Archaeologists find how Assyrians built world’s oldest siege ramp
Published: Nov 11, 2021 05:18 PM
Israeli and US archaeologists found how the Assyrians built and operated the world's oldest-known siege ramp located in southern Israel, the Hebrew University of Jerusalem (HU) said Tuesday.

In a study published in the Oxford Journal of Archaeology, researchers from HU and Oakland University found that the over 2,700-year-old ramp was built of about 3 million stones, most of which were quarried from a nearby hill, with an average weight of one stone about 6.5 kilograms.

The Neo Assyrian Empire that existed between 911BC and 609BC controlled a landmass stretching from Persia to Egypt.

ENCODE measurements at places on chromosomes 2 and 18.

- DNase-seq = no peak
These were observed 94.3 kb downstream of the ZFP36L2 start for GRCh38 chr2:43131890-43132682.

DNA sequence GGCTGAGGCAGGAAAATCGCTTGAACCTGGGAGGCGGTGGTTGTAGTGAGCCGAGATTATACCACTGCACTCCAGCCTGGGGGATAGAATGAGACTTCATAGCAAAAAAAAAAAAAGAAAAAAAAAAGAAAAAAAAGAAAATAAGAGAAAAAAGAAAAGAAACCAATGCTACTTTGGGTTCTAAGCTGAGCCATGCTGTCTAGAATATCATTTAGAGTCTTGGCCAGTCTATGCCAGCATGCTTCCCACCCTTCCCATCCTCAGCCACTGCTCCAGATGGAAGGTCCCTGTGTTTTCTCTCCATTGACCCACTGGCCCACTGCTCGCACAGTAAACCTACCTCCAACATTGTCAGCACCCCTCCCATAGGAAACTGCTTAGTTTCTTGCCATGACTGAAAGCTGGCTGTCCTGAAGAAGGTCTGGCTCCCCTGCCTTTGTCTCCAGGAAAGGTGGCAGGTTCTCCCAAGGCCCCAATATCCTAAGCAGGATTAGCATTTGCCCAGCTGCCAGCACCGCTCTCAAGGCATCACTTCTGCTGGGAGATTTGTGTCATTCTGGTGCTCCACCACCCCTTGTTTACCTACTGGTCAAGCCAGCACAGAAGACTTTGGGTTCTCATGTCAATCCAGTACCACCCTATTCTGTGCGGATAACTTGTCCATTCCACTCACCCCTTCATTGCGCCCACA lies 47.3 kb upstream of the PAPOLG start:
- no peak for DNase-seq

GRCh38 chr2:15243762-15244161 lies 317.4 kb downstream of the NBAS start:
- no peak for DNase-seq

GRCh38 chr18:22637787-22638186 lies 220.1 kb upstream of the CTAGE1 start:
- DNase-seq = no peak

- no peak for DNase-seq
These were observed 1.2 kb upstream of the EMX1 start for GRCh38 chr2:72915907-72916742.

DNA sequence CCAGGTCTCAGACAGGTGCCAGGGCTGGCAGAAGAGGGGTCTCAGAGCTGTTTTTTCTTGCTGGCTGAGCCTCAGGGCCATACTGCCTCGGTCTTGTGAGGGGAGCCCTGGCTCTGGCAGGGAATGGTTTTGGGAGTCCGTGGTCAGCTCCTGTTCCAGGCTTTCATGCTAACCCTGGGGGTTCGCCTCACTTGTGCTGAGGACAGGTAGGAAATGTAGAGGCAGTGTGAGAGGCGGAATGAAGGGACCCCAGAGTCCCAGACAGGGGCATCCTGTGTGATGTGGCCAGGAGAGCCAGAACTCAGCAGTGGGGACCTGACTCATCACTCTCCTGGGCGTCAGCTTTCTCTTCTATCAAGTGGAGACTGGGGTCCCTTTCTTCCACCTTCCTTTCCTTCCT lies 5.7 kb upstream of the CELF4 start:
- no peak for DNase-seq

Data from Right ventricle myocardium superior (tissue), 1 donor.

The huge ramp was built and used by the Assyrian army, led by King Sennacherib, to attack the flourishing Canaanite city of Lachish in the Kingdom of Judah in 701BC.

The stones would have been transported round-the-clock by four chains of prisoners of war and forced labor of the local population, the researchers said.

They calculated that up to 160,000 stones were moved each day, and in about 25 days, the triangular-shaped ramp could reach the city walls.

The laborers were protected by massive L-shaped wicker shields from arrows shot by the city's inhabitants.

At the final stage, wooden beams were laid on top of the stones, where the battering rams within their massive siege machines weighing up to one ton would be securely positioned.

The ram, a large, heavy wooden beam with a metal tip, battered and destroyed the walls.  

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